The other day during our massive blog fail outage, I read this piece from Colbert I. King in the Post. King argued that certain leading conservative spokespeople for traditional values–such as Newt Gingrich and Rush Limbaugh–are hypocrites, because they're serial adulterers or husbands. Well, to be more precise, that's what it should have argued. Instead, here's what it set to establish:
Family, marriage and the contribution of fathers come together as topics for reflection on Father's Day. So I'd like to know why Barack Obama, a husband and a father in a family structure that encompasses bonds deemed essential to our society, is constantly and savagely attacked by conservative leaders whose personal circumstances undermine the family values they espouse?
Had King been arguing that when it comes to family or traditional values, the likes of Gingrich and Limbaugh ought seriously to STFU. His mistake, I think, is the overly general nature of his criticism–they ought to shut up in general. And that's just silly–and such an obvious example of abusive ad hominem that I almost feel bad pointing that out.
But, on come the letter writers. It's weird how people react:
Colbert I. King's column on President Obama's critics was the most irresponsible piece of ad hominem commentary I have ever read. Mr. King went to ridiculous extremes to denigrate key conservative spokesmen Rush Limbaugh, Newt Gingrich and Sarah Palin. They have had some significant marital and family issues, to be sure, but what does that have to do with many (if not most) of the political stances they take in opposition to the president?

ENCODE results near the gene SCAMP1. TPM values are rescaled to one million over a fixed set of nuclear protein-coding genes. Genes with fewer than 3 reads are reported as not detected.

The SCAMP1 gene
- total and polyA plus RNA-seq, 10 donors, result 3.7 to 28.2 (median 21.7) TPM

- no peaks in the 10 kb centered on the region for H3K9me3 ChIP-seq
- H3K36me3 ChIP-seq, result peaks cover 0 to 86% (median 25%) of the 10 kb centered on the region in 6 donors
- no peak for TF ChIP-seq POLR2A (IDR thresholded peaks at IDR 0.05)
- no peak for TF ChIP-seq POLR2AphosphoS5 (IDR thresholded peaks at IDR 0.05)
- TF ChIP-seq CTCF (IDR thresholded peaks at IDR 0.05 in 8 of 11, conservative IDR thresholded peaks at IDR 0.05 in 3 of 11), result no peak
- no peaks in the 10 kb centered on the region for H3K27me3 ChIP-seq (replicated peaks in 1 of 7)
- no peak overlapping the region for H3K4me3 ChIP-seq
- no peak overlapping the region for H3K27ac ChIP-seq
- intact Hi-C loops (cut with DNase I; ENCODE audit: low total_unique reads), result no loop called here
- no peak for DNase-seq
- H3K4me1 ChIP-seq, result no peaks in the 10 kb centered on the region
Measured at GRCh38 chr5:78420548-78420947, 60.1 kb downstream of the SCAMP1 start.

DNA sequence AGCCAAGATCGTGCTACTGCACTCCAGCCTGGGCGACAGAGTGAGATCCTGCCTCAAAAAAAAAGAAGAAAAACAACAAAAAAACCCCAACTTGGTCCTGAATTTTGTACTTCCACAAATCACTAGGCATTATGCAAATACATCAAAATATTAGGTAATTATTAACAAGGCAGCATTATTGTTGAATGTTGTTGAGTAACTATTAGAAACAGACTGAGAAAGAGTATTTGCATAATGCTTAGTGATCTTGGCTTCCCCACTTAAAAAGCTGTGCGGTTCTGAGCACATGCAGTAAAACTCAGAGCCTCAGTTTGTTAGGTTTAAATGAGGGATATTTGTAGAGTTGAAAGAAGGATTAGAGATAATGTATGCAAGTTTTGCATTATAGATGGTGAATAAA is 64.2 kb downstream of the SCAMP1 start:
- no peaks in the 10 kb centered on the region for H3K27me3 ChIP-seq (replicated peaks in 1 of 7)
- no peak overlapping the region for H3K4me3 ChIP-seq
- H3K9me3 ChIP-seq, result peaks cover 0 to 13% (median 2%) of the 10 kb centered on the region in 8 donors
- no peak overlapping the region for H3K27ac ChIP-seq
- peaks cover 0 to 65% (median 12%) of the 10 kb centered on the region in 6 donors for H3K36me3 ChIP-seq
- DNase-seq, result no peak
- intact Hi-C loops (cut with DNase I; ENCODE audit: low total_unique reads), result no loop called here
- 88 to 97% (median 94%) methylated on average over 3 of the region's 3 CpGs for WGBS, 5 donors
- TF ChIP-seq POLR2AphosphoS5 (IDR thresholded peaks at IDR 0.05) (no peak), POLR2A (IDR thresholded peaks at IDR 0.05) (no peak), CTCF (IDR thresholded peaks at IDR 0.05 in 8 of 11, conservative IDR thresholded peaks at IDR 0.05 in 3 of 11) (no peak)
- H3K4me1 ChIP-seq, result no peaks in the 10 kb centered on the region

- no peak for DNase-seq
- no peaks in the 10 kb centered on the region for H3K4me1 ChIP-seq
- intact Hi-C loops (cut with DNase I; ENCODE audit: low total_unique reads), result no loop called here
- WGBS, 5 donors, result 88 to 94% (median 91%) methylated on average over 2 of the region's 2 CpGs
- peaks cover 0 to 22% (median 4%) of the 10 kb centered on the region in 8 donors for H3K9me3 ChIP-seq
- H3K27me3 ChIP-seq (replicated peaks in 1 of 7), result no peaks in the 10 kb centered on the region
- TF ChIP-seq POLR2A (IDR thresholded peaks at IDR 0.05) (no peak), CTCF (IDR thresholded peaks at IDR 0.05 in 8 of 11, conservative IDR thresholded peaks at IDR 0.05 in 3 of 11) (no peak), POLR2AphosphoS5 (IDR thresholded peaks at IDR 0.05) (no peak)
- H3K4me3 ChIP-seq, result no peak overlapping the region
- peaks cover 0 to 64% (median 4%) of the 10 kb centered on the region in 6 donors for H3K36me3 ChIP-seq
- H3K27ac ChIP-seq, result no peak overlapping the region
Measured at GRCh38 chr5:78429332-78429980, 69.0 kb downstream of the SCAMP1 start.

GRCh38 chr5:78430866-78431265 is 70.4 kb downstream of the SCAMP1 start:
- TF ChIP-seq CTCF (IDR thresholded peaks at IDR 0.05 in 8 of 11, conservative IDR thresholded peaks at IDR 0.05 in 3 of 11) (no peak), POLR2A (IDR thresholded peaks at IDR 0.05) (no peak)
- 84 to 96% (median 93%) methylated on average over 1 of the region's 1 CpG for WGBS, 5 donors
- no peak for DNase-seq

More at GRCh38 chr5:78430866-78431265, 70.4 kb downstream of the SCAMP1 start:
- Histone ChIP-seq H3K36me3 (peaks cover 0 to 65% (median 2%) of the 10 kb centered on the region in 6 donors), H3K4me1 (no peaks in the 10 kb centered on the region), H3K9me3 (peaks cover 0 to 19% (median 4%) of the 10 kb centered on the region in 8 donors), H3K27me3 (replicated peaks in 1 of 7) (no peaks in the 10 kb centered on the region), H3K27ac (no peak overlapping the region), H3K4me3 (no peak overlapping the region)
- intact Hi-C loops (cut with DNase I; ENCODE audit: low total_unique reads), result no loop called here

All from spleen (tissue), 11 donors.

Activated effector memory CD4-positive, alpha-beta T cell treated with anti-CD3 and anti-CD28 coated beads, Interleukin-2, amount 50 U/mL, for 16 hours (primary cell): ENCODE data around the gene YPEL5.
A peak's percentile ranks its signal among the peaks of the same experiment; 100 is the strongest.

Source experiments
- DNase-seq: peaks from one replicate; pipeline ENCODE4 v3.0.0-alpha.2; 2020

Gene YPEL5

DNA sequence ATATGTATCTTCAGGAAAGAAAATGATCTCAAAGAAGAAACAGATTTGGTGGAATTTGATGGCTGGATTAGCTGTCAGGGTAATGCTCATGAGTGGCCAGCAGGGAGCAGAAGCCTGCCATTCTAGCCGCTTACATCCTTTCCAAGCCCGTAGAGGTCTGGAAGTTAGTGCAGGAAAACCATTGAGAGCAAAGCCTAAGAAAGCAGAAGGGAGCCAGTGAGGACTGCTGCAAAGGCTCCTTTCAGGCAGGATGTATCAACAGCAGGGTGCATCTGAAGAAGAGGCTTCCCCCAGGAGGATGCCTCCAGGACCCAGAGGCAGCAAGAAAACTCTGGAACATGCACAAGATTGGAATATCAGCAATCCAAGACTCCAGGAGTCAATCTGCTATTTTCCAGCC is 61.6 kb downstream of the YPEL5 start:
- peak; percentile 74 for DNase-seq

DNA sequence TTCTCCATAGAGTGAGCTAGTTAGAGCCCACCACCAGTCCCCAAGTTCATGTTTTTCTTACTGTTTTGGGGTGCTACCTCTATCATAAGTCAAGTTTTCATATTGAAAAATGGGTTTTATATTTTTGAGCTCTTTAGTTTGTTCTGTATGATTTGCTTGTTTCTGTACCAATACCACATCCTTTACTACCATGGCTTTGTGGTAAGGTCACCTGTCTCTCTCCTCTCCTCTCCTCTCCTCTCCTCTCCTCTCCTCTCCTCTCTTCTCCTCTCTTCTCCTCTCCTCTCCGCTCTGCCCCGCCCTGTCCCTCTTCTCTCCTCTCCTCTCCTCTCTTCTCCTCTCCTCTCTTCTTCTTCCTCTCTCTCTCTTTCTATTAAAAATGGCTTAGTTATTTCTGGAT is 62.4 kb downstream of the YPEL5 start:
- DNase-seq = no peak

According to Mr. King, they have the audacity to "look down their noses at our president," as though his commendable family life makes him immune from other scrutiny. Mr. King seemed to be saying, "Obama has a solid marriage and two cute kids: How dare they criticize his health policy, his economic policies, his foreign policy?!" The writing is a masterpiece of non sequitur. If only Mr. King were trying to champion "family values" instead of just using them as a weapon.
To continue along the same vein, no one who thinks for a second that Limbaugh, Gingrich, or Palin has anything to add to our public discourse can accuse other people of "the most irresponsible piece of ad hominem ever." Having said that, the letter writer has the right idea about this article, unfortunately.